Monday, May 11, 2009

Mine That Bird Started His Career With Victor In His Camp

by Fran Jurga | 12 May 2009 | Fran Jurga's Hoof Blog
In the race to explain Mine That Bird's Derby zeitgeist, no one has offered the Roswell alien connection...yet. If that horse runs that way again in the Preakness, we might want to go back and look some more at the history of the town that sent him to the Derby and what happened there on July 7, 1947.

Mine That Bird's dazzling victory in the 2009 Kentucky Derby has been explained away by the longest list of reasons that any great moment in sports has ever enjoyed. Or suffered, depending on your point of view.

The most popular, of course: a brilliant, hair-raising, let's-see-that-again ride by jockey Calvin Borel. Agreed!

A regular reader of this blog (or so he tells me, to my delight), Dr. Sid Gustafson, offers some equine sports science reasons this week in the blog of The New York Times, The Rail: the change in altitude meant that Mine That Bird was running with New Mexico oxygen capacity at a Louisville elevation. Gustafson also saw some ethereal quality in Mine That Bird's hooves that he described as "mudders". Oh, and the colt has big nostrils. The better to breathe that oxygen-depleted high desert air, I guess.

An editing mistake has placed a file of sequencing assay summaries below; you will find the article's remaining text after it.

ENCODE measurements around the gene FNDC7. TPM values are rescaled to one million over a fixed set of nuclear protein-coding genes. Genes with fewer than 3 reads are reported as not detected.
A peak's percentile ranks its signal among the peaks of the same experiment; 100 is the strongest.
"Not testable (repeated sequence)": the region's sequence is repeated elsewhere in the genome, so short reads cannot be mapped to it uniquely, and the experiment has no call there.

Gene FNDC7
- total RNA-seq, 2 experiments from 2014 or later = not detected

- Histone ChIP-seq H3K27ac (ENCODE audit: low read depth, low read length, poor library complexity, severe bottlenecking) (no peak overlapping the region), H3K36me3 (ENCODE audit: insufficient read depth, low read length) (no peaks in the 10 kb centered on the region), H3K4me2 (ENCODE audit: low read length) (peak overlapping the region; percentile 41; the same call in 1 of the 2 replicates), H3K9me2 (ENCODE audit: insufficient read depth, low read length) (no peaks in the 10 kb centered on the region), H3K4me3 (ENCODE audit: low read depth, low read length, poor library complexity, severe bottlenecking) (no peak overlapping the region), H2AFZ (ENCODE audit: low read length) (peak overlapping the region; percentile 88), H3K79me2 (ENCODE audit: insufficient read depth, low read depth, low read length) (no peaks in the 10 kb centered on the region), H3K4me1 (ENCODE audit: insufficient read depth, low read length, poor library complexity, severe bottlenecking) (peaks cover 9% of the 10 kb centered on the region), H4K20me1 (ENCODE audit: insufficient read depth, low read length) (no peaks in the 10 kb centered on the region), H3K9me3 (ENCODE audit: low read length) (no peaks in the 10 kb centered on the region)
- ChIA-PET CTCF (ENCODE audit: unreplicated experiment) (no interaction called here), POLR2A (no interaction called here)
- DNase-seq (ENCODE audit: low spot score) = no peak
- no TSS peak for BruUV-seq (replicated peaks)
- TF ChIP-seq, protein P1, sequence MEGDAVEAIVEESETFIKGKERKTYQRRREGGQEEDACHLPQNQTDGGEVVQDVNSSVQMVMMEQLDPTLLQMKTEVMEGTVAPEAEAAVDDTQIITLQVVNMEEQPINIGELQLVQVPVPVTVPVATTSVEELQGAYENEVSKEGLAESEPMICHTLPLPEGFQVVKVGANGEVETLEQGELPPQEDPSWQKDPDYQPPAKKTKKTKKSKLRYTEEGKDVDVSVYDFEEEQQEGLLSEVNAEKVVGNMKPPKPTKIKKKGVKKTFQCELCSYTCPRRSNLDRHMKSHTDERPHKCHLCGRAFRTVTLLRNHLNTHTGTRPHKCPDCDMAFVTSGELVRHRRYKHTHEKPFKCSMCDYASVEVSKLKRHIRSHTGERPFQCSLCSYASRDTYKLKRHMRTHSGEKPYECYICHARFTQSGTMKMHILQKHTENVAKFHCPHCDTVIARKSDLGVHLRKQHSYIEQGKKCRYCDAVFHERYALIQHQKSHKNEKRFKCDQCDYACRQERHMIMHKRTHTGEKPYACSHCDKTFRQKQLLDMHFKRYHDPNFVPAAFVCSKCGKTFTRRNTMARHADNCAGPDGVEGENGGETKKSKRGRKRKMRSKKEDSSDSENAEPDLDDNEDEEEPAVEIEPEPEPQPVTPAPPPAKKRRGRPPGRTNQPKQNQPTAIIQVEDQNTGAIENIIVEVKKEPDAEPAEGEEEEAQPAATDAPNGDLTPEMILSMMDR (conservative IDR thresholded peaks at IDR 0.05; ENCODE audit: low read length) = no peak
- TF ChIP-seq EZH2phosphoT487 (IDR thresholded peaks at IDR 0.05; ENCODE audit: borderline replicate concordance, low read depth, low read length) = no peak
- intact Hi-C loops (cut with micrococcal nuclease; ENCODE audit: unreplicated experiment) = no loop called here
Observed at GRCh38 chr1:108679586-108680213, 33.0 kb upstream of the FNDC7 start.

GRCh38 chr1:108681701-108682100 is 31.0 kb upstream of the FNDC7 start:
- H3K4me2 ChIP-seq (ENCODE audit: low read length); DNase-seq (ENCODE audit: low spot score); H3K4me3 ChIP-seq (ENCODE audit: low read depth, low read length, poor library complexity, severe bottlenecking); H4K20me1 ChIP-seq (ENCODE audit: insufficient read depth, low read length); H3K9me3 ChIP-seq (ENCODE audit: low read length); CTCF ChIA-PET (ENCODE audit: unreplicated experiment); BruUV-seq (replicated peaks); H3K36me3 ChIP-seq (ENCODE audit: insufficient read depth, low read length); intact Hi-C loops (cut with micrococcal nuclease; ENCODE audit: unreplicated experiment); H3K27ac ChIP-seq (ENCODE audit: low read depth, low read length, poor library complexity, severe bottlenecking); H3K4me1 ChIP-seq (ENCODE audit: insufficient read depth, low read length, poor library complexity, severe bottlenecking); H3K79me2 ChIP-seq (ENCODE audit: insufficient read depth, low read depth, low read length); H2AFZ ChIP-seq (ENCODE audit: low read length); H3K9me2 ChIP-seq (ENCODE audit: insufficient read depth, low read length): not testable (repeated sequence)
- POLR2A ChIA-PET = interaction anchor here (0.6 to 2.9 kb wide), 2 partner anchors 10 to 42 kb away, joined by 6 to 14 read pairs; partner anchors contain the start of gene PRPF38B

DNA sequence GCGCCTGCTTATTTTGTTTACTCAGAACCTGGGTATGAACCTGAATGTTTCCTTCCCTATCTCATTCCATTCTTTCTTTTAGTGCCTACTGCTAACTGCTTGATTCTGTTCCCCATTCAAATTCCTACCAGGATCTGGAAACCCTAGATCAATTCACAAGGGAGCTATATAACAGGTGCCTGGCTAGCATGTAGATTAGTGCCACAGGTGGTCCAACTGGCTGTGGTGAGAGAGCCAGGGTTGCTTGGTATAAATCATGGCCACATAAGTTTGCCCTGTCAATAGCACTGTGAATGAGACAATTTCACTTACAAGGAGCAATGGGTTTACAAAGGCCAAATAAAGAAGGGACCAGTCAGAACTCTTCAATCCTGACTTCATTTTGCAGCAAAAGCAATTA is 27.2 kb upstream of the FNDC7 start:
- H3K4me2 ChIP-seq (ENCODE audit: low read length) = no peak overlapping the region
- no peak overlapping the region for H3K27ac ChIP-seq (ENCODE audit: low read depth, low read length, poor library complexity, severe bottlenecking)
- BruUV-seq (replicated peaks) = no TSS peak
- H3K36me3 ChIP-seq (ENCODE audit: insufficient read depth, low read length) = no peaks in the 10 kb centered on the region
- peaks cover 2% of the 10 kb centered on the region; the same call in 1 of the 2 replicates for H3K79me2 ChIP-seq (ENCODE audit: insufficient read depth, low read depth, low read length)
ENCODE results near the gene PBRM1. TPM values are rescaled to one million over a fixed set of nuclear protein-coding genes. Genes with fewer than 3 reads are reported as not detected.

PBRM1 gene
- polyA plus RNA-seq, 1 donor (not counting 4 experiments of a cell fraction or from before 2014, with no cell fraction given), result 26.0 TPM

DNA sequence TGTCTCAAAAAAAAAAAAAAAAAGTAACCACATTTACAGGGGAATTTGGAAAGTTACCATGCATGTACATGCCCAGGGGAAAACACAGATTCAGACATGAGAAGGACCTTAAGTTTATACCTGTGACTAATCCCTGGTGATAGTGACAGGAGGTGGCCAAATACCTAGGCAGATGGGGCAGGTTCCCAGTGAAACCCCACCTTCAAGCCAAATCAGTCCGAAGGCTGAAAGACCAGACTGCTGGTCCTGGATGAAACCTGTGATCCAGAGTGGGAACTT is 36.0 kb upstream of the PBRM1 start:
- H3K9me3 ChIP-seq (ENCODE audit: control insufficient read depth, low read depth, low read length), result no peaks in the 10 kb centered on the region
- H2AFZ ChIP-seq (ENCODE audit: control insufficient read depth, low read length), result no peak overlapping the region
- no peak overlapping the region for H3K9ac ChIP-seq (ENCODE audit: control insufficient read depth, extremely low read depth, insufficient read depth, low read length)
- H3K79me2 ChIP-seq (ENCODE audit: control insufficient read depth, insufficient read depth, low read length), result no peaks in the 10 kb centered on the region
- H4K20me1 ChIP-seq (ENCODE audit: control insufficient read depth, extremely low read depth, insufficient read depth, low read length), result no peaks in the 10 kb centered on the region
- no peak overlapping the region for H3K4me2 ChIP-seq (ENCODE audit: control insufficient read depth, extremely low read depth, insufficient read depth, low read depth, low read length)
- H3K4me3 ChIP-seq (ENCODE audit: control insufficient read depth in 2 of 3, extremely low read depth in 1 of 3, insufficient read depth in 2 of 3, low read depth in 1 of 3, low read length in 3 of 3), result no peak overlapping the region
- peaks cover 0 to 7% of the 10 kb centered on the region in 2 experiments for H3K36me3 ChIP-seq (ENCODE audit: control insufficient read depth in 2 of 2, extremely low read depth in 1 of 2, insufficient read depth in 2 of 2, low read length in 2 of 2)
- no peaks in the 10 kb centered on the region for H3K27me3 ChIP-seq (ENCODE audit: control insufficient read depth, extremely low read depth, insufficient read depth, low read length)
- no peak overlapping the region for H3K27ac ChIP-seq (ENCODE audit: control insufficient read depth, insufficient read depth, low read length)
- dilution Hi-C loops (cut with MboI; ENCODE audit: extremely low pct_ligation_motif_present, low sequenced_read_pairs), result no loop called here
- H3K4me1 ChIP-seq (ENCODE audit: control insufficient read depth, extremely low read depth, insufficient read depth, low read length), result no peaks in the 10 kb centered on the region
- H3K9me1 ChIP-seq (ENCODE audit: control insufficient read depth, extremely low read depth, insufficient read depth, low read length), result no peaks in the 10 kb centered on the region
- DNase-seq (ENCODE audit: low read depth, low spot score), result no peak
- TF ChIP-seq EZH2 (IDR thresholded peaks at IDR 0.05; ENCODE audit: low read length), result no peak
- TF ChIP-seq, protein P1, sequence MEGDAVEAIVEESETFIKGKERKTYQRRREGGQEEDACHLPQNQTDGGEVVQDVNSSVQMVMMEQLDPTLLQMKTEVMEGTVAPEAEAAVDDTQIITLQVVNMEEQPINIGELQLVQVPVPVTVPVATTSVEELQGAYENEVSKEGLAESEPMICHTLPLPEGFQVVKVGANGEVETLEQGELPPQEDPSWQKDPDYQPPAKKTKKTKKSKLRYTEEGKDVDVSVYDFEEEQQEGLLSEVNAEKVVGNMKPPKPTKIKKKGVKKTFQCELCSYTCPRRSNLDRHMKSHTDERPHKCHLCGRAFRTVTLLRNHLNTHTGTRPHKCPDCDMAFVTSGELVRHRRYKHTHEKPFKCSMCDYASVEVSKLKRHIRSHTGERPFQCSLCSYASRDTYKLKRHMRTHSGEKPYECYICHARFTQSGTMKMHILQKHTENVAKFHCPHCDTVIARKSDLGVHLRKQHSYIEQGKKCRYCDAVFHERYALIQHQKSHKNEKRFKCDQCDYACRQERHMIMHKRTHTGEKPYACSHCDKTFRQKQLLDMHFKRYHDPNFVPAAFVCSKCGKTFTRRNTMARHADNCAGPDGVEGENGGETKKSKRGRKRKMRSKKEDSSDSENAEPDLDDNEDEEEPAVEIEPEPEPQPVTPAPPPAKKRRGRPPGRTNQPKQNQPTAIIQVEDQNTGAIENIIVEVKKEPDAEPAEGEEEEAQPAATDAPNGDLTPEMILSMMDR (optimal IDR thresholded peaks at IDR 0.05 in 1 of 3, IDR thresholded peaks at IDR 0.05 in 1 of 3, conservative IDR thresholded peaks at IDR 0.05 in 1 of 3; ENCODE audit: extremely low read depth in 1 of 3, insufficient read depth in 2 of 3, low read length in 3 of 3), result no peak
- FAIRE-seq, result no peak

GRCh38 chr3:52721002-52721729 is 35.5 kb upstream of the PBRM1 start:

Others point to his sire, or his career on artificial surfaces creating a zeitgeist effect when he switched to good old (if muddy) Churchill Downs dirt. And there there was that two-mile gallop before the Derby (see elevation switch, above). And the trailer ride, all that way from New Mexico, that must have had something to do with it. And the reasons go on.

No one has mentioned that he hails from Roswell, New Mexico, as does his new jockey, Mike Smith. And we all know what made that place famous on July 7, 1947. I'm surprised that no one has suggested an alien connection aided the horse in his zip along the rail on the first Saturday in May--Yet, that is!

I wasn't particularly looking for a reason, I was just enjoying the moment, until the other day that I found out that this little horse's past includes plenty of time spent with a familiar face around the Hoofcare and Lameness scene.

It seems that Needham/Betz Thoroughbreds in Kentucky, where Mine That Bird was born and raised, employs a very special farrier to take care of their young stock. I don't know how much you know about how foals are cared for on Kentucky Thoroughbred farms, but it is not unusual for a farrier and his or her crew to go through dozens of foals and yearlings in a day.